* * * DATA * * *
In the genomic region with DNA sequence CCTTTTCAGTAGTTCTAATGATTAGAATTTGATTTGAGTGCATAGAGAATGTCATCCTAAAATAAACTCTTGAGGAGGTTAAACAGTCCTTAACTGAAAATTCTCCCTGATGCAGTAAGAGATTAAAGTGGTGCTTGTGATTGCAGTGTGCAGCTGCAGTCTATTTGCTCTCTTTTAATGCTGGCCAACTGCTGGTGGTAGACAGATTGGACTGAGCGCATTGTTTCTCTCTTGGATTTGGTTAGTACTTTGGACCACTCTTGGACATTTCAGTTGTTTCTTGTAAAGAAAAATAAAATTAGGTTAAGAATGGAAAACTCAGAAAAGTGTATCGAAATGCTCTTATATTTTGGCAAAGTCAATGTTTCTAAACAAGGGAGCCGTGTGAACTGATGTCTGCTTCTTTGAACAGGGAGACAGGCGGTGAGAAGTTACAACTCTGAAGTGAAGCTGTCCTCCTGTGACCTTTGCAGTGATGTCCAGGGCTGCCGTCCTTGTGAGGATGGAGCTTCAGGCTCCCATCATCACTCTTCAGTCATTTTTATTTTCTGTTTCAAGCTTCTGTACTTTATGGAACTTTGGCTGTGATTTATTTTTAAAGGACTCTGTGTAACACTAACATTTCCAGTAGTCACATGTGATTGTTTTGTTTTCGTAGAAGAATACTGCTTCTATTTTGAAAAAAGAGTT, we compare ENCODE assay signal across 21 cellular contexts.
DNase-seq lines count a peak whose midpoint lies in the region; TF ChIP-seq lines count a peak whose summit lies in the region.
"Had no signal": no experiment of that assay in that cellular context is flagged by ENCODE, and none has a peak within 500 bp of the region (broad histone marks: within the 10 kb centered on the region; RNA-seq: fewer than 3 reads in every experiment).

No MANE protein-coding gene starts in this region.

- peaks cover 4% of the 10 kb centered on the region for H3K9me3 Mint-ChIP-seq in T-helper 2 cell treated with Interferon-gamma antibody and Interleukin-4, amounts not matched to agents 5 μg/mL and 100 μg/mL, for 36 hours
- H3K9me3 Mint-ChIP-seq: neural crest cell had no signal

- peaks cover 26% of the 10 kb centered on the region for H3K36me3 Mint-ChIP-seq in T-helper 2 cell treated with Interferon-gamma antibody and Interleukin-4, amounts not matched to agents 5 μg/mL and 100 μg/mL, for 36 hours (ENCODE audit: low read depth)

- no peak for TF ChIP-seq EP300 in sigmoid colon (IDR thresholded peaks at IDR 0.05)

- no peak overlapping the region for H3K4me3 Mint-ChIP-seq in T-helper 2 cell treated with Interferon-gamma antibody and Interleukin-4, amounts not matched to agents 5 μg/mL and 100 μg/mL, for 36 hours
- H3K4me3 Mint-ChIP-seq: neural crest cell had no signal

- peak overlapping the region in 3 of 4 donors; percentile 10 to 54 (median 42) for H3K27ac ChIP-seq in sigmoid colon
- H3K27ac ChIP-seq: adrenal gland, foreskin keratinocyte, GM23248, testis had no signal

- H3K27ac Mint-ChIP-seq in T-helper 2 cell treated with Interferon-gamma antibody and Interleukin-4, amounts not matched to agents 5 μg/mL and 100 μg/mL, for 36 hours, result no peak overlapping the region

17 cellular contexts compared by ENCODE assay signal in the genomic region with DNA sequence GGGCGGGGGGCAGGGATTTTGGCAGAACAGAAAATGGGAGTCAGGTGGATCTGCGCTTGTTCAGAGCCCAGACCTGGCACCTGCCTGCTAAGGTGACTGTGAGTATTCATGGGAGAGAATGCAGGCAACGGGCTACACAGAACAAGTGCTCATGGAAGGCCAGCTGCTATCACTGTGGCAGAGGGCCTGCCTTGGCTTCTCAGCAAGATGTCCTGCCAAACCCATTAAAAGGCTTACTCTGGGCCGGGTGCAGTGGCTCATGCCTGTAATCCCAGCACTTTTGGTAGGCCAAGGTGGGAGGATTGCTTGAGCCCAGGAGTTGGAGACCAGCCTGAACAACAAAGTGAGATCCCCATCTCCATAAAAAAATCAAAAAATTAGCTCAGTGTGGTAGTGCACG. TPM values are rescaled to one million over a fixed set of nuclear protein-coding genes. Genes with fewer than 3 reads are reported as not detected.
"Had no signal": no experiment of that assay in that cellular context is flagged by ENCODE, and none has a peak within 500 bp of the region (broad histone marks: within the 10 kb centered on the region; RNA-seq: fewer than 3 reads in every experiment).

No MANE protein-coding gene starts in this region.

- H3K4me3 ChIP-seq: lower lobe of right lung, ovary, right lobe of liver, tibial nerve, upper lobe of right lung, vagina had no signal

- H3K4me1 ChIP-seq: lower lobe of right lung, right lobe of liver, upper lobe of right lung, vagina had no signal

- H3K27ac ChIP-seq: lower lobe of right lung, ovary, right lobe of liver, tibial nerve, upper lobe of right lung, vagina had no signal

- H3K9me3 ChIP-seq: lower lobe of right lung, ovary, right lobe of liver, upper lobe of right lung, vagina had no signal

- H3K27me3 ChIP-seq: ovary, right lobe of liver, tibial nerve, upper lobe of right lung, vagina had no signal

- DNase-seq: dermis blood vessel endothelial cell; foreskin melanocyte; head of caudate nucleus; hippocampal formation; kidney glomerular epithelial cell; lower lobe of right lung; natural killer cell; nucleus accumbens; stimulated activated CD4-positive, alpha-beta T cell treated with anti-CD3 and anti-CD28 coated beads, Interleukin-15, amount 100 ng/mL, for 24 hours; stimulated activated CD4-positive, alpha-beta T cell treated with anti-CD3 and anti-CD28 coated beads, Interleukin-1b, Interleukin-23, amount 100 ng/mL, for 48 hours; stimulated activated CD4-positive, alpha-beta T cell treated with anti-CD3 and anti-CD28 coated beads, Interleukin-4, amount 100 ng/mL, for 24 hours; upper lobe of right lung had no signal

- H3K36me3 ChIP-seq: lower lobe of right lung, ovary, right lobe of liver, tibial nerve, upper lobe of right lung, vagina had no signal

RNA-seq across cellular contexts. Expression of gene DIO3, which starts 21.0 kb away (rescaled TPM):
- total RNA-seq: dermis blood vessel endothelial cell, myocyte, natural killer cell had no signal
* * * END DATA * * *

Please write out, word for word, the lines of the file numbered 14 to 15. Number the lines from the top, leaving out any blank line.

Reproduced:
17 cellular contexts compared by ENCODE assay signal in the genomic region with DNA sequence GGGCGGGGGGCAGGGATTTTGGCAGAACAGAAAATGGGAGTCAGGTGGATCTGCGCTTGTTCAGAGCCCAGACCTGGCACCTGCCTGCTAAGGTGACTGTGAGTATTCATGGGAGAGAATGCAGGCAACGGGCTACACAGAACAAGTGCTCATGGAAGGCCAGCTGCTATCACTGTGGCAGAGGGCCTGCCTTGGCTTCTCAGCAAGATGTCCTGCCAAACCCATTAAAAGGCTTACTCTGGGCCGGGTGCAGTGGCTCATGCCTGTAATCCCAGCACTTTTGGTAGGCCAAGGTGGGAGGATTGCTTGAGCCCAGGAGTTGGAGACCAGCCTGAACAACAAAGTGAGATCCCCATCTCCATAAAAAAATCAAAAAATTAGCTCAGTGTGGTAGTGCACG. TPM values are rescaled to one million over a fixed set of nuclear protein-coding genes. Genes with fewer than 3 reads are reported as not detected.
"Had no signal": no experiment of that assay in that cellular context is flagged by ENCODE, and none has a peak within 500 bp of the region (broad histone marks: within the 10 kb centered on the region; RNA-seq: fewer than 3 reads in every experiment).